Fort Worth’s annual general budget is currently around $915 million; do you feel this budget is appropriate, too large, or too small? If too large or too small, briefly describe how you would propose amending the budget.

When setting a budget, every council must weigh needs and wants. Just like we approach our home budget. Once elected, we must look at the updated valuations from TAD, demands on city services and set a tax rate recognizes most working families are feeling the burden of inflation and high taxes. This might mean we don’t fund as many of “the wants” while we work to expand the commercial tax base to lower the tax burden on homeowners.

In 2023 the city will levy a tax rate of $0.7125 per $100 of assessed evaluation. If you would advocate for decreasing/increasing the tax rate what would you cut/add?

I think the city could have lowered the tax rate in last year’s budget a bit more. But if we really want to lessen the tax burden on homeowners, we must expand the commercial tax base and sales tax revenue. Without this enhancing of our commercial and business tax burden, homeowners will continually feel the burden of meeting the needs of basic services as Fort Worth continues to grow.

I do know homeowners are feeling the financial burden of tax increases each year so we must work to minimize this burden by being fiscally responsible while delivering on core city services.

As Fort Worth grows, how can the city ensure it keeps up with the pace of development?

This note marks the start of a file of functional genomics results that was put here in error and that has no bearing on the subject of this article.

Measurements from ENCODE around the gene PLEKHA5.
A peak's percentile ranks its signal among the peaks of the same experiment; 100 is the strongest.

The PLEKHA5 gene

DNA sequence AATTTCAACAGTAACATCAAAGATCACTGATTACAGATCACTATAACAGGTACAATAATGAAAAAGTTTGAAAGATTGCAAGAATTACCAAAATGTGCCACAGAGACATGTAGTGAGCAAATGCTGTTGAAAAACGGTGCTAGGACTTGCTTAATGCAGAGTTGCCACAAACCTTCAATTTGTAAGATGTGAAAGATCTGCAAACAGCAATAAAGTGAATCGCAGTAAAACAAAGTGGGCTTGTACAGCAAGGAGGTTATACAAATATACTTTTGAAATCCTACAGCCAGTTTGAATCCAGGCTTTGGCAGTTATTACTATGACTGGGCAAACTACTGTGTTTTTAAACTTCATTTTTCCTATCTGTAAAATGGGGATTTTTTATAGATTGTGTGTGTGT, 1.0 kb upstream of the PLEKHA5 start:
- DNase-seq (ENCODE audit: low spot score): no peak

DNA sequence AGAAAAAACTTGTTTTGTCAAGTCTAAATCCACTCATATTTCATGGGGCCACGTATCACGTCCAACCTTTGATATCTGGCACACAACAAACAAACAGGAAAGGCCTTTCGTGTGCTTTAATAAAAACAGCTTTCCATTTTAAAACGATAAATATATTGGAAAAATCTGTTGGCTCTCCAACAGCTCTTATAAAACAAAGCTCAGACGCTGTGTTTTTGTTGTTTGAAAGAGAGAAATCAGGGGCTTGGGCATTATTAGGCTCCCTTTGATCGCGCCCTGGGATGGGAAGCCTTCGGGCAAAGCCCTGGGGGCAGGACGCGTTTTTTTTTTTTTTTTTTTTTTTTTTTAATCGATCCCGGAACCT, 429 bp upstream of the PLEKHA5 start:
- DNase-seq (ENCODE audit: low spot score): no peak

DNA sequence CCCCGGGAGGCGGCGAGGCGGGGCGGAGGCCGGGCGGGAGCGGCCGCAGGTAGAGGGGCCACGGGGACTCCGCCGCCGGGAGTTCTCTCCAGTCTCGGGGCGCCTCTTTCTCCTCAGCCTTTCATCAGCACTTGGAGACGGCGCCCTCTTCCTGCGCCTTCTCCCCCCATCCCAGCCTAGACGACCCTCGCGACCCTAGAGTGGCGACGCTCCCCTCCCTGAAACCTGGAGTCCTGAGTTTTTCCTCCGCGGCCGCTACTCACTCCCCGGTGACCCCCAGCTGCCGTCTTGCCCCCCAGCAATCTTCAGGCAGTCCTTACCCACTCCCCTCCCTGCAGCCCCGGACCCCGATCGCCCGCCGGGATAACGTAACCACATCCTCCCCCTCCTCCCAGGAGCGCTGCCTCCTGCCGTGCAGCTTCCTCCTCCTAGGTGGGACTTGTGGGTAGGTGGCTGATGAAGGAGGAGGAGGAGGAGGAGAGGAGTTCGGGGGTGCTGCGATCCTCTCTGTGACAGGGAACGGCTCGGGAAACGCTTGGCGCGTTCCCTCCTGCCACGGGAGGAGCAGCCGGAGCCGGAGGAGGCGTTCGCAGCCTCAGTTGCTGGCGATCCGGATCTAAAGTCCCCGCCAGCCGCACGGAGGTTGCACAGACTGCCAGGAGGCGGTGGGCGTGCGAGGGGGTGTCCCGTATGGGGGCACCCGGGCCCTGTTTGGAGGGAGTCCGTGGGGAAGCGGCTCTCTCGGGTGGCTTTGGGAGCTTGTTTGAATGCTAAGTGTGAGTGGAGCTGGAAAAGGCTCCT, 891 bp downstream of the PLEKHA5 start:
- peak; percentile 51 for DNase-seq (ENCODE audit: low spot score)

Fort Worth is fortunate to have a growing economy and population. While that brings many challenges, it also provides opportunities. As we plan for the next 5, 10, 20 years of population migration we must seriously consider all modes of transportation that will result in the best quality of life for our families.

In the last year, the city council has limited opportunities for public comment and changed meeting schedules. How would you approach community engagement as a council member?

City council meetings need to be accessible. We also need to recognize that we have many younger council members with families, which I think is a positive for our future. We need to find a balance between being accessible and keeping the position of council attainable for all walks of life, not just the wealthy and retired. One means of being more accessible is going to the people directly through timely newsletters, using technology to broaden our accessibility, and by and hosting local town halls on issues of importance.

What role does the City Council have in policing? Please describe how city council members should work to ensure the safety of their constituents.

The role of City Council in policing is to use our FWPD as a resource to engage with our communities. We need to establish better relationships between our neighborhoods and neighborhood police officers (NPOs) to build trust and communication about issues that may arise. Our NPOs need to be accessible and seen. I applaud efforts of the City to expand our citizen crisis response teams to ensure that those experiencing nonviolent mental health crisis are met with trained professionals to address problems no suited for our uniformed police.

It is our City Council’s responsibility to oversee the work of our City Manager in order to ensure that we have the best Police force possible with training and resources to keep neighborhoods safe.

Have you ever filed for bankruptcy? If so, when.


Have you ever been convicted of a crime, in Texas or another state? If so, what crime and when.


You can find other candidates’ responses by reading our voter guide here. The candidate’s responses may be edited for grammar.